Fish won't accept the Supreme Court's idea of free speech rights weighed against disruption (which meant that, for example, the students in Tinker had a right to wear black armbands to protest the Vietnam War). Like Thomas, he says students should have no rights other than "the right to be instructed by well-trained, responsible teachers who know their subjects and stick to them and don’t believe that it is their right to pronounce on anything and everything."

Wait! That's a huge right! Isn't it worth much more than the piddling Tinker right?

ADDED: Bonus "Mysteries of the Althouse house" photo:

The lower level

38 comments:

ricpic said...

Democracy in a classroom? Insanity. How can anything in the way of learning be accomplished other than in an instruct-recieve instruction environment?

John Kindley said...

"Like Thomas, he says students should have no rights other than "the right to be instructed by well-trained, responsible teachers who know their subjects and stick to them and don’t believe that it is their right to pronounce on anything and everything."

Wait! That's a huge right! Isn't it worth much more than the piddling Tinker right?"

Absolutely! And, in the law school context, this right is doubly important so long as the government insists on infringing on the right to practice an occupation by prohibiting anyone from "practicing law" who has not attended three years of law school.

An Edjamikated Redneck said...

I would have to quantify the "no" First Amendment rights statement; students only have the First Amendment rights granted to them by the original holder of that right, such as Parents or schools.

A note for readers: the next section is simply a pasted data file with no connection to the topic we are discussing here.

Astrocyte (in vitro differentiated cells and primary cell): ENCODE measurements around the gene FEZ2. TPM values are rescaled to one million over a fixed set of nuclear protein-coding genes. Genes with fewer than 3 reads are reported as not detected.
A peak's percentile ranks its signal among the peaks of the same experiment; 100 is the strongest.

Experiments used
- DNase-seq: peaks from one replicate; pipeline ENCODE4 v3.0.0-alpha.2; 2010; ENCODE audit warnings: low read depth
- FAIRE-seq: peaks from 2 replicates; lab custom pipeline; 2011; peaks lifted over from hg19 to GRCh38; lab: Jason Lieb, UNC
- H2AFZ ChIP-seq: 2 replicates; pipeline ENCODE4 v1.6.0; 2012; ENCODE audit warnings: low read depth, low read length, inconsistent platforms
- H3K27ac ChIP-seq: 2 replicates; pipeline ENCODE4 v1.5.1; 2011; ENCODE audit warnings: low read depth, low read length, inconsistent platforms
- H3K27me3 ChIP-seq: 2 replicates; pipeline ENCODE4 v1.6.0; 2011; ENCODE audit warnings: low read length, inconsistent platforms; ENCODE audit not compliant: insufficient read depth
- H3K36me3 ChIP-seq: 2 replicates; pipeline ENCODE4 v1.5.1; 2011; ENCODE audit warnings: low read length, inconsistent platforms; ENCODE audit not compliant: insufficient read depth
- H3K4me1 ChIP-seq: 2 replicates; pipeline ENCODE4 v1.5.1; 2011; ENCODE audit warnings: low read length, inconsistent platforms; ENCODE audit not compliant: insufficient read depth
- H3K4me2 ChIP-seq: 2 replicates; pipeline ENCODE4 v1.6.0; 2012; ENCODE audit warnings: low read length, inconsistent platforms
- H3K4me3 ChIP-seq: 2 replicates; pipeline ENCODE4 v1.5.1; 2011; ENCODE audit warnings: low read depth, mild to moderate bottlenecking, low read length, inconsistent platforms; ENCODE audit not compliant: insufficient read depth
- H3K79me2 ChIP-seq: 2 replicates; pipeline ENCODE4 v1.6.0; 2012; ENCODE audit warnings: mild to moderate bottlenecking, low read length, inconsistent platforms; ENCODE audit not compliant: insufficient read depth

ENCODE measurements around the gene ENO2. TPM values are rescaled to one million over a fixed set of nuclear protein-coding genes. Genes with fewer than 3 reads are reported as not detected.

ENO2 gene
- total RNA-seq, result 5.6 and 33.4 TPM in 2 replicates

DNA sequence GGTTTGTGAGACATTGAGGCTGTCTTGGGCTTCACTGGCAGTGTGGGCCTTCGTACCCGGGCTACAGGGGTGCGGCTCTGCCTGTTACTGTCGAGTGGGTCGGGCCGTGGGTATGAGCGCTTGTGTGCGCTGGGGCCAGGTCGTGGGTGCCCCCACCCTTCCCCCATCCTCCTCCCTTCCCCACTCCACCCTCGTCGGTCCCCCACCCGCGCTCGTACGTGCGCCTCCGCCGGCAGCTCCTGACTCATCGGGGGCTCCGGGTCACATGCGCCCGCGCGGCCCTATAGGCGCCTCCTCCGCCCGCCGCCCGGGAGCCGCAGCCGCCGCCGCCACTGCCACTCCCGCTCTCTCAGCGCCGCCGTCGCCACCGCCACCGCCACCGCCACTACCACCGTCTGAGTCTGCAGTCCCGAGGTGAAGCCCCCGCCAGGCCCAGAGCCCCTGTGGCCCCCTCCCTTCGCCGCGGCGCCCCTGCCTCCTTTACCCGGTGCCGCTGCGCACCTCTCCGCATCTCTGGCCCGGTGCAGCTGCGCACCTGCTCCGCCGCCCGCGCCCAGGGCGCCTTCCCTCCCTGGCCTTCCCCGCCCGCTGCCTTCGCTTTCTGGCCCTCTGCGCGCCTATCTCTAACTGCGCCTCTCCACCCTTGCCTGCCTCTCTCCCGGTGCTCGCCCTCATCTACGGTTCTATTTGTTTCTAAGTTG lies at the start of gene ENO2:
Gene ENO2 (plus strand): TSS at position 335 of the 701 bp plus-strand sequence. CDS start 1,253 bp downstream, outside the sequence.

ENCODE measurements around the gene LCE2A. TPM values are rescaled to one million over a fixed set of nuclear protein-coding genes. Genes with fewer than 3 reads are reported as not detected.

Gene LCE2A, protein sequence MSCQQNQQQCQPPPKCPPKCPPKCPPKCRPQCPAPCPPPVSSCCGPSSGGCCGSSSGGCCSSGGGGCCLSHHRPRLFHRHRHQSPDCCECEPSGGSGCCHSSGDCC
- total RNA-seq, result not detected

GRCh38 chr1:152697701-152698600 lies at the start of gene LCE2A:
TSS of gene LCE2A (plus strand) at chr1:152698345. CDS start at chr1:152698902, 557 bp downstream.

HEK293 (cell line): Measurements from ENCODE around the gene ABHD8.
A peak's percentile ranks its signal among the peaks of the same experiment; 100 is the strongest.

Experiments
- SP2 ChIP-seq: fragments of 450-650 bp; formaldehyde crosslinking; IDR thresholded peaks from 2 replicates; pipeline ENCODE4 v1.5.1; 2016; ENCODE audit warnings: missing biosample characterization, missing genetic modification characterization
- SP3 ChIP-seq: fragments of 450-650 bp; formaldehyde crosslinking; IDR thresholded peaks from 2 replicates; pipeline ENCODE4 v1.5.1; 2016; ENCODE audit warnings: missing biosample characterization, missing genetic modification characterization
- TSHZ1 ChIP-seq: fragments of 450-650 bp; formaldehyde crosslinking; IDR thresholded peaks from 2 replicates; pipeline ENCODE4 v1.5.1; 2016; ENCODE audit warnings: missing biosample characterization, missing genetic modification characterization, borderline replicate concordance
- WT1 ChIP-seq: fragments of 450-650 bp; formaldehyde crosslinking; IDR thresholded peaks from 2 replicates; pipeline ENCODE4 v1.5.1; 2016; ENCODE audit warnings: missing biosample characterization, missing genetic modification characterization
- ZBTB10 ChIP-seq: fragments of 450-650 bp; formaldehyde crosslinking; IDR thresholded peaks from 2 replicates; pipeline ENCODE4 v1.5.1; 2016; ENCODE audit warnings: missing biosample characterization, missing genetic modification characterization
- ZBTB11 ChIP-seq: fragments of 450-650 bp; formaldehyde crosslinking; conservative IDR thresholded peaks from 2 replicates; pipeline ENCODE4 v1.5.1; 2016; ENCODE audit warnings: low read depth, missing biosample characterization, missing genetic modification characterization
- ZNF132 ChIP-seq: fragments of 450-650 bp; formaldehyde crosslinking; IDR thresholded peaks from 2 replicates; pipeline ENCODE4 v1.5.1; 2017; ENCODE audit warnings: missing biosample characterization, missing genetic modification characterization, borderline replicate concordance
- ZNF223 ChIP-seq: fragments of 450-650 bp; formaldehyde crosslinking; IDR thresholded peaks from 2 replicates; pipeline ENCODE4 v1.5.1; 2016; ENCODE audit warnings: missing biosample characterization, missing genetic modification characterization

My minor child doesn't have the right to post a political sign in my yard. If I agree with the purpose behind the sign I may allow it to stay, or if I disagree I will pull it down.

Functioning under the concept of in loco parentis, the schools have the same right to control speech on that depends on the First Amendment rights (which to me was the basis of the 'Bong Hits' case, not drug references).

This continues down to the classroom. The student has as much right to free expression as the teacher is willing to grant, and based on the proper use of that right, this granting can be extended or revoked.

Why is this so hard to understand?

Gahrie said...

An Edjamikated Redneck:

The whole concept of schools acting in loco parentis
has become outdated. Trust me.

Today many parents see the school, and school staff as adversaries, not allies.

Take corporal punishment. It was once commonplace, it is now literally a crime. Dress codes are now completely unenforcable. Banning cellphones is a weekly struggle. all but the most basic discipline requires phone calls home.